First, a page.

The black hole was alarmingly close. It was an arresting if slightly terrifying sight, with an attractive blue aura surrounding a harshly defined circle of darkness. Though No Man's Sky's black holes offer some of the most striking (and perilously inviting) views in the game, my curiosity got the better of me just before I flew in, and I instead ducked underneath it, heading for the lone planet beyond.
Unfortunately, my curiosity wasn't really rewarded, as although it was probably the greenest planet in the whole game – literally – there wasn't much else to write home about. I found a drop pod with a suit upgrade in it, which was nice, I guess.
As I made my way back into space, pirates descended on me, aggressively chasing me down for my ample supplies. I'd already made it fairly close to the black hole, but they were cutting away at my shields, giving me no choice but to fight back if I wanted to stay alive. Somehow, with my meagre weaponry and some swift shield recharging, I made it. Victory in space battles was all too rare; I desperately needed to upgrade my weapons, or better yet, my ship. Onward and upward. It was time to see where the black hole would take me.
One trippy warp speed flight later, and I was a long way from that ultra green planet. The black hole had taken me 1696.5 light years closer to the centre, a distance roughly ten times as far as each jump I'd made before. These black holes were some impressive short cuts, then, but it still hadn't made much of a dent in the ludicrous distance to the centre of the galaxy.
Oh, and my photon cannon was busted from the trip, too. This wouldn't have been too much of a problem, but the system the black hole spat me into was playing host to a hectic space battle around some freighters. With my tail between my legs, I pegged it to the space station to sell some stuff, upgrade my suit, and fix my ship's main weapon. While I was there, I decided to see what ships would turn up, and whether they were very expensive. As it happened, they were either super cheap rubbish, or extortionate uber-ships. I'd have to save up some more pennies, and so it was on to the planets to see what I could scavenge.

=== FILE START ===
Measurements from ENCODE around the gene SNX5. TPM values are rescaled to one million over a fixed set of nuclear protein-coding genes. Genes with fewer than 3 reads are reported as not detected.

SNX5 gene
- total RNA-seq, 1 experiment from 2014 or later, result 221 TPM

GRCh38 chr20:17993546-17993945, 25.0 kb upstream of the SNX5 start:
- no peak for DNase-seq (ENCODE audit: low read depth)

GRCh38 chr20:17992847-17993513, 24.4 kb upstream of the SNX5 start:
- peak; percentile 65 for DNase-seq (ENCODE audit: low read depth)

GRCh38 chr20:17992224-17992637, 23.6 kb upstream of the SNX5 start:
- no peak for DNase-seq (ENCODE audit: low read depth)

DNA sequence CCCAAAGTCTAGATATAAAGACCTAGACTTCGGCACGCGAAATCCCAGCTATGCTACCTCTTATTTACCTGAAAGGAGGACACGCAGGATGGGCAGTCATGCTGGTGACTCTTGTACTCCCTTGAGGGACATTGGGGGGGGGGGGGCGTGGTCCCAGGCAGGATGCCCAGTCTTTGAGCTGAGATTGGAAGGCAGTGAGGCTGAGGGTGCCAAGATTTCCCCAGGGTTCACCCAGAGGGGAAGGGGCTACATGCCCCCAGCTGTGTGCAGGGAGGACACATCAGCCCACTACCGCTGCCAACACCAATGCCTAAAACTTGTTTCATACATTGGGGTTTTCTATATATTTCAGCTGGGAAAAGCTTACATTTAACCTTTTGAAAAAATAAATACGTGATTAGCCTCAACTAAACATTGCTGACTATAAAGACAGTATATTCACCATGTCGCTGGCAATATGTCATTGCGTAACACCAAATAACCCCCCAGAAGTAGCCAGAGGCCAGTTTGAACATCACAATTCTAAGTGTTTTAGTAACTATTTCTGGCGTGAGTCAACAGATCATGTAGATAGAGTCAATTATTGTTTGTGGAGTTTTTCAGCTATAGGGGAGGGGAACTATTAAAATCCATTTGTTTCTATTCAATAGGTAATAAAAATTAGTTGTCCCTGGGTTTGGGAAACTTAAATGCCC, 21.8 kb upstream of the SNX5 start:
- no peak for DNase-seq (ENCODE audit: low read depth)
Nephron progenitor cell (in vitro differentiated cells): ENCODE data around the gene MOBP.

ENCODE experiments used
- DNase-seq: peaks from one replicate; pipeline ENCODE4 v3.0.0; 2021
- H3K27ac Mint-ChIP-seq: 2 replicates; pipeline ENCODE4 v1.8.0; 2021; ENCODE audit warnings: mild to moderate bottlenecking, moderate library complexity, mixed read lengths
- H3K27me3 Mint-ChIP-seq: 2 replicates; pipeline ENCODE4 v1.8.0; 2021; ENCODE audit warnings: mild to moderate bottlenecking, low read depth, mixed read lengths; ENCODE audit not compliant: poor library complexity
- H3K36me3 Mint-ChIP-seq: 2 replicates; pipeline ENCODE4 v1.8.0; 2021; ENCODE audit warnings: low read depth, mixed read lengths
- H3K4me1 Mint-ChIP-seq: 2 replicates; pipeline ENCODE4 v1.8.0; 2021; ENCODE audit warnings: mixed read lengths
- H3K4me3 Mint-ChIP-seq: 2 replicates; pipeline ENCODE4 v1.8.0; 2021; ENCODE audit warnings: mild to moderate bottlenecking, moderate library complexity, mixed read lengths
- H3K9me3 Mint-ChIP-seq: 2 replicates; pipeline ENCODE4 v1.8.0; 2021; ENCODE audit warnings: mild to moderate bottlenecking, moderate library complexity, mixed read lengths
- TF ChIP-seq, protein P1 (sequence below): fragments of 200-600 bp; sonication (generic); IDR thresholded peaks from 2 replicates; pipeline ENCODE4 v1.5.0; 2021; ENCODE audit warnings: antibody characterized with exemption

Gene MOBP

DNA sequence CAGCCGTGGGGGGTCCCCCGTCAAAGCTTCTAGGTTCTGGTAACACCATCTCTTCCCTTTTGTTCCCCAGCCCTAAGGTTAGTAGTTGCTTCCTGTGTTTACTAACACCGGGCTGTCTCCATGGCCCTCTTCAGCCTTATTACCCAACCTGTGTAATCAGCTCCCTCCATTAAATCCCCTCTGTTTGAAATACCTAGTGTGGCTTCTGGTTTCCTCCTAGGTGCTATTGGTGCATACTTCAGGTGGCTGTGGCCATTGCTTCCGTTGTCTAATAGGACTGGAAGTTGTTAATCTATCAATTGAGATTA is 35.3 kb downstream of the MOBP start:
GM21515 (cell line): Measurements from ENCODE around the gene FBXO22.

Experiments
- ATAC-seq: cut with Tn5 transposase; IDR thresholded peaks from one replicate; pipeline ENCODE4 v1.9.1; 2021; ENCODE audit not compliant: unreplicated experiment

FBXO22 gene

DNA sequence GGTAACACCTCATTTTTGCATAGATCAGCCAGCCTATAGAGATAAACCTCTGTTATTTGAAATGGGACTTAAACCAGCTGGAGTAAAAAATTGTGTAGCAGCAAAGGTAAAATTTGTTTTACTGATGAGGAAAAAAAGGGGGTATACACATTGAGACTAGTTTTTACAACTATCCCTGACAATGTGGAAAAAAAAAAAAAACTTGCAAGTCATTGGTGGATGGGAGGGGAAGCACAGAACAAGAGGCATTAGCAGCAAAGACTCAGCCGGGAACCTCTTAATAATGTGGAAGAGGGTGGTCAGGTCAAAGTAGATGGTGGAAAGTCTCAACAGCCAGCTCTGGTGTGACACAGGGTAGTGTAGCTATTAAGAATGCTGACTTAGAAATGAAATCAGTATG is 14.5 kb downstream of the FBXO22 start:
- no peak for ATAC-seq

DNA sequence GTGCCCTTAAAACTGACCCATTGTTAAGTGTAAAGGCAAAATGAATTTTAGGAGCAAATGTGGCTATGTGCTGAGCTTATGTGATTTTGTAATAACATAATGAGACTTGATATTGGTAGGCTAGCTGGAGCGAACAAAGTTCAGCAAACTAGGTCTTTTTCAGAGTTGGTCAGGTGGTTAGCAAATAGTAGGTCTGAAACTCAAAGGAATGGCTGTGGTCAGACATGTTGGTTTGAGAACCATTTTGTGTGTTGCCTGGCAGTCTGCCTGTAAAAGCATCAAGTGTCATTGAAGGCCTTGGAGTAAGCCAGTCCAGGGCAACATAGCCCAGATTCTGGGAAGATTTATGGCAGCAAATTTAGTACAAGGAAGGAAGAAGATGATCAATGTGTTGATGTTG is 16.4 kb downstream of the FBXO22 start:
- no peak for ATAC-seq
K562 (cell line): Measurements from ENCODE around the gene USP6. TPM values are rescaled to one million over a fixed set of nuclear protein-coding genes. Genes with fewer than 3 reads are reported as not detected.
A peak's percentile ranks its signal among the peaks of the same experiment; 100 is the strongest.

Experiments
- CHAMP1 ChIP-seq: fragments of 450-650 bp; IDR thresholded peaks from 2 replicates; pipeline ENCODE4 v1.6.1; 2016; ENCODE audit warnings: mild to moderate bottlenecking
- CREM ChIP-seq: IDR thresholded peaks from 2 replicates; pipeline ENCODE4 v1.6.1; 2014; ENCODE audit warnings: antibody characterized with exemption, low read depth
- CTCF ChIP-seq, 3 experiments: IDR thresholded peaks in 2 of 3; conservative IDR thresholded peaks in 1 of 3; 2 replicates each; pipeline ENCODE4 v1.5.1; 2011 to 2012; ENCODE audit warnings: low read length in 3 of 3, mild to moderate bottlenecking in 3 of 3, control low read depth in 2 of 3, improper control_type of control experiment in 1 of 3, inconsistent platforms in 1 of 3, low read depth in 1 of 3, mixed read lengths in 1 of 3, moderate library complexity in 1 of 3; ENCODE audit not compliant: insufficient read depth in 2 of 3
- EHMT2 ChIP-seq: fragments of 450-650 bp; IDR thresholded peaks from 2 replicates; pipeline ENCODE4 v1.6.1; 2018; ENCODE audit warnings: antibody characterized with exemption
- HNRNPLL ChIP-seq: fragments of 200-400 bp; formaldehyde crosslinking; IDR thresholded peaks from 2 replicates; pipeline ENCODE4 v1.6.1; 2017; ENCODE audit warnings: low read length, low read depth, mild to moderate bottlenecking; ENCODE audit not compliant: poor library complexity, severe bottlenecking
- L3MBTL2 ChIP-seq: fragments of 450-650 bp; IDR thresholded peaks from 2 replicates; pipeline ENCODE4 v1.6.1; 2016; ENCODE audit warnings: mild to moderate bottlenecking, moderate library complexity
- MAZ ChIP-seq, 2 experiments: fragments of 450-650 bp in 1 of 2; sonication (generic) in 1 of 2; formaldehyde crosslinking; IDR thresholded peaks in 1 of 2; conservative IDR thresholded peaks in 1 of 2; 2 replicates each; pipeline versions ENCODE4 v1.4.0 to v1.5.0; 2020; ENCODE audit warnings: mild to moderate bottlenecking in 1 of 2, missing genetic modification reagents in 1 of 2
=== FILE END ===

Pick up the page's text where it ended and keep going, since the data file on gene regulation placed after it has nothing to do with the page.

The first planet I came to was a radioactive dud. Aside from some dreamily colourful skies and some interesting flora, I couldn't find much of a reason to stick around. The second planet wasn't much better, although it did feature some river-like bodies of water, which I'd not seen before. I should also probably say at this point that, on both of these planets, I did find some outposts with aliens inside, but I'd gotten to a place in the game where every blueprint offered was a duplicate.
I wasn't having much luck with the planets in this system, but I spotted one way further out than the rest and wondered if it'd be worth the trip. I'm nothing if not an optimist.
It seemed that the third time really was the charm; I'd finally found a planet worth staying on for more than five minutes. The sentinels were described as "frenzied", which could only mean one thing: there was something on this planet worth having. A quick scan revealed one or two gravitino balls in my vicinity, and so off I went. There weren't a lot of them to collect, but I was glad to at last be working towards a new ship. I'd gotten pretty far on a 22-slot ship, but it was definitely time to think about upgrading. My suit was far more advanced, and it just didn't feel right that I was able to hold more cargo on my person than in my vehicle.
With my suit full of gravitino balls once again, I jetted out to the space station to cash in and see if I could afford anything decent. It was quite tranquil, watching ships filter in and out of the space station, going about their business. Every now and again, one I liked the look of would land inside and I'd see how much they wanted for it, and each time, they were just outside my budget. I had some more saving to do.
I decided to pick out one last planet to investigate before I moved on, just in case I was missing a doozy. It was another radioactive world, this time teeming with life, but otherwise pretty empty. The black hole had sent me to one of the least interesting systems I'd come across. Some of the wildlife was worth seeing, though, such as one of my favourite creatures I'd discovered: a large, cumbersome thing held impossibly aloft by miniscule wings. It was laughably ridiculous, and I couldn't not get a picture. I named the species Heimlich after the inexplicably German caterpillar/butterfly from A Bug's Life.
I popped back out into space and entered the galactic map. When you play No Man's Sky for a length of time, it can be hard to remember just how unfathomably large the game is. For all of its flaws, it's pretty difficult to argue against the technical achievement of creating a digital universe of this scale, especially from such a small amount of people. I wandered about the map for a while, thinking about all of the places I'd seen, and more interestingly, all of the places I hadn't. Which way to go? The Atlas path I'd begun last time was tempting, as I was curious to see what it all meant. I could've followed the path laid out for me to the centre of the galaxy, but it seemed so rigid and limiting when there were so many other places to go.
I really wanted that new ship, though. This game was always going to be a slow burn, and if I really was going to see the centre, I wanted to do it in style. I picked a system at random, waved goodbye to Heimlich, and set off into the cosmos once again.